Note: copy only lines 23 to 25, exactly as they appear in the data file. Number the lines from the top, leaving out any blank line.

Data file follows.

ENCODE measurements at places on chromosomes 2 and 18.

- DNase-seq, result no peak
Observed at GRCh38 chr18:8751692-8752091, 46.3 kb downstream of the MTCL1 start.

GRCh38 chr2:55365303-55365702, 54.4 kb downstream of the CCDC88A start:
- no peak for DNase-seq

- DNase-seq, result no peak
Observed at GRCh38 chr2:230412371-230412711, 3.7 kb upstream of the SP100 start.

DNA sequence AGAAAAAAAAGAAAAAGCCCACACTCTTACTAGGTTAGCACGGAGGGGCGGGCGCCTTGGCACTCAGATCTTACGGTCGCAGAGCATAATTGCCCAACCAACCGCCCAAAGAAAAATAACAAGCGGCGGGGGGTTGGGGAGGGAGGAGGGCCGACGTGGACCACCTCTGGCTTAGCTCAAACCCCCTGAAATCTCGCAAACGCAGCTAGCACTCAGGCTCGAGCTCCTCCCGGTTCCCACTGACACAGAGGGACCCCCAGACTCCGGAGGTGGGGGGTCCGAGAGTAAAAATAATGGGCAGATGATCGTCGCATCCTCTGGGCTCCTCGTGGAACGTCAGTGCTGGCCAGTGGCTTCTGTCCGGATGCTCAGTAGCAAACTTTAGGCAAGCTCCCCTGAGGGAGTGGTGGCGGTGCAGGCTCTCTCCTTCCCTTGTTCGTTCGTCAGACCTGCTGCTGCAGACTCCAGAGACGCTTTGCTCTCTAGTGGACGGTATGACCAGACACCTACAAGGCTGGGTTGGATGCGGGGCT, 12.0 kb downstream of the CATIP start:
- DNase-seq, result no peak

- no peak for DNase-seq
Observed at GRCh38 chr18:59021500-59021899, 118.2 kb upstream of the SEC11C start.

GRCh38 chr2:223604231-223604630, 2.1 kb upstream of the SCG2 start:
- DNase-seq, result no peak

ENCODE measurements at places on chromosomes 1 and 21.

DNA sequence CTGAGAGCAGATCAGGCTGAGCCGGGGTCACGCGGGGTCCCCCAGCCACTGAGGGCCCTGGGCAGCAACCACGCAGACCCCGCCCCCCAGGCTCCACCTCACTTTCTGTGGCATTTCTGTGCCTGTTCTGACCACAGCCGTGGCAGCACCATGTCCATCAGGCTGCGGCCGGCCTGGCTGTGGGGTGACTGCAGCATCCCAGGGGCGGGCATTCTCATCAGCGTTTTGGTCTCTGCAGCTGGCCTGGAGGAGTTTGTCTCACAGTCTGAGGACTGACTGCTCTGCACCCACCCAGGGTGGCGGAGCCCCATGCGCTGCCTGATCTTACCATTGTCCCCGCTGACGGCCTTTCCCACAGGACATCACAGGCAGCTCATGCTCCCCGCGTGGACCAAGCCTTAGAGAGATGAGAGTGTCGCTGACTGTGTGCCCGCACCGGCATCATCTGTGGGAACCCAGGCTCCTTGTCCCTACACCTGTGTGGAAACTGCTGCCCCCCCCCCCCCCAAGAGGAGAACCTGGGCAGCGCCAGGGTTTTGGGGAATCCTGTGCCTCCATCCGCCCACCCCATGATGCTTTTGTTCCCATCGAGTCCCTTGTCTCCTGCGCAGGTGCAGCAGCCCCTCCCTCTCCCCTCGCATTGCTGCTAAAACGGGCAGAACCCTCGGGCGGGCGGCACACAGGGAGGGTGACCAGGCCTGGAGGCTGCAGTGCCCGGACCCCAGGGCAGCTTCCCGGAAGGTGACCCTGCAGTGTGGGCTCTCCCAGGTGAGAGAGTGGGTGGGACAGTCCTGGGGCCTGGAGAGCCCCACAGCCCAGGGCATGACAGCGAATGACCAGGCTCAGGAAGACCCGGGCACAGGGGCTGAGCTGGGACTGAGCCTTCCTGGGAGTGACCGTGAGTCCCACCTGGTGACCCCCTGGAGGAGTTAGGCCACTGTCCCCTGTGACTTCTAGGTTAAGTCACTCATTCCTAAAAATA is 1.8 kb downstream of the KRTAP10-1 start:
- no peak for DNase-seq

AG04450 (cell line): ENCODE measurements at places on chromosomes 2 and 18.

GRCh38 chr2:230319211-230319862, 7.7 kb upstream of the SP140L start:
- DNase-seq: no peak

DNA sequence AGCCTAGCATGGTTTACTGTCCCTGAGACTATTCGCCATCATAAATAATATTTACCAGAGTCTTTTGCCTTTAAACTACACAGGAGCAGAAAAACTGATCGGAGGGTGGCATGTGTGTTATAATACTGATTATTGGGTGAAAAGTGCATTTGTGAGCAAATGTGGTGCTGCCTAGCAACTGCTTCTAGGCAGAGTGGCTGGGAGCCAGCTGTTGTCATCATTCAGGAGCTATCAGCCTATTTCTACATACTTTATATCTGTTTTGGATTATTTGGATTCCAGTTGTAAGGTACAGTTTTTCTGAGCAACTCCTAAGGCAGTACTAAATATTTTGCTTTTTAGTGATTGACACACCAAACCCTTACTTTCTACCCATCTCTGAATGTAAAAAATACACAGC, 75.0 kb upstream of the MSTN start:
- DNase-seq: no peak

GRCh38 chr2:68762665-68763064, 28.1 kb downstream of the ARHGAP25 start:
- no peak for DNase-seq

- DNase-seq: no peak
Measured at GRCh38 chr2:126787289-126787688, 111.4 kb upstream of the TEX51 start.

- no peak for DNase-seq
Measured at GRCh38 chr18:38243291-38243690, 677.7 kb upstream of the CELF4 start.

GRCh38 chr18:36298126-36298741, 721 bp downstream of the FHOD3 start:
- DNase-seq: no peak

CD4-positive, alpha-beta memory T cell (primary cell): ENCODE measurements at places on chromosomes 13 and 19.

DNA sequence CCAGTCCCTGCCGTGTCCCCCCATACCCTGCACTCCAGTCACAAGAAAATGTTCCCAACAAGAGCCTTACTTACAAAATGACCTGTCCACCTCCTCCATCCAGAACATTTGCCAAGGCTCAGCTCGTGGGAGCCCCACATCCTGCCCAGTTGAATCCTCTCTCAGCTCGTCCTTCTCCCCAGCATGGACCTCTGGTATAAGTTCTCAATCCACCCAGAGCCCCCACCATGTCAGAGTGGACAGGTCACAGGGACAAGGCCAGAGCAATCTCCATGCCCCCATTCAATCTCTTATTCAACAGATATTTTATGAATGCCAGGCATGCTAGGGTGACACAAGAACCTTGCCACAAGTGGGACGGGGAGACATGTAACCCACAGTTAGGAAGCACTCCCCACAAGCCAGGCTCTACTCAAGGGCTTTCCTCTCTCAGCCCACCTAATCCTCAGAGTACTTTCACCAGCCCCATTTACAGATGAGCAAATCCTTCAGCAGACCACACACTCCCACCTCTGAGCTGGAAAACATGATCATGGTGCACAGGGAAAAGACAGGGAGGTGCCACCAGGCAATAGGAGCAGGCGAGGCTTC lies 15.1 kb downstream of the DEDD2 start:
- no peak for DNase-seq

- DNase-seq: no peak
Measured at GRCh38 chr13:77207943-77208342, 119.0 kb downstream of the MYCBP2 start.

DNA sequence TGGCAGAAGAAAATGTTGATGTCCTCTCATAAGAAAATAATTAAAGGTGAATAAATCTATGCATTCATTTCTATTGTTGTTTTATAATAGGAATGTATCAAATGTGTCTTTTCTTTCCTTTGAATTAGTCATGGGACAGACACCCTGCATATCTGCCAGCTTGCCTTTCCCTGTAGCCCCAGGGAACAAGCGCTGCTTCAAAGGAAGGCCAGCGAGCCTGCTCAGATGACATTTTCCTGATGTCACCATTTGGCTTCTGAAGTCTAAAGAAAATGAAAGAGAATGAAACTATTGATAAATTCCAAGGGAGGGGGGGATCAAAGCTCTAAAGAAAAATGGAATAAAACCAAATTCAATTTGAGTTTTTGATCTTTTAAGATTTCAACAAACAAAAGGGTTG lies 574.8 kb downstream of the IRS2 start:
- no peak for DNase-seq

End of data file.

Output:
- no peak for DNase-seq

- DNase-seq: no peak
Measured at GRCh38 chr2:126787289-126787688, 111.4 kb upstream of the TEX51 start.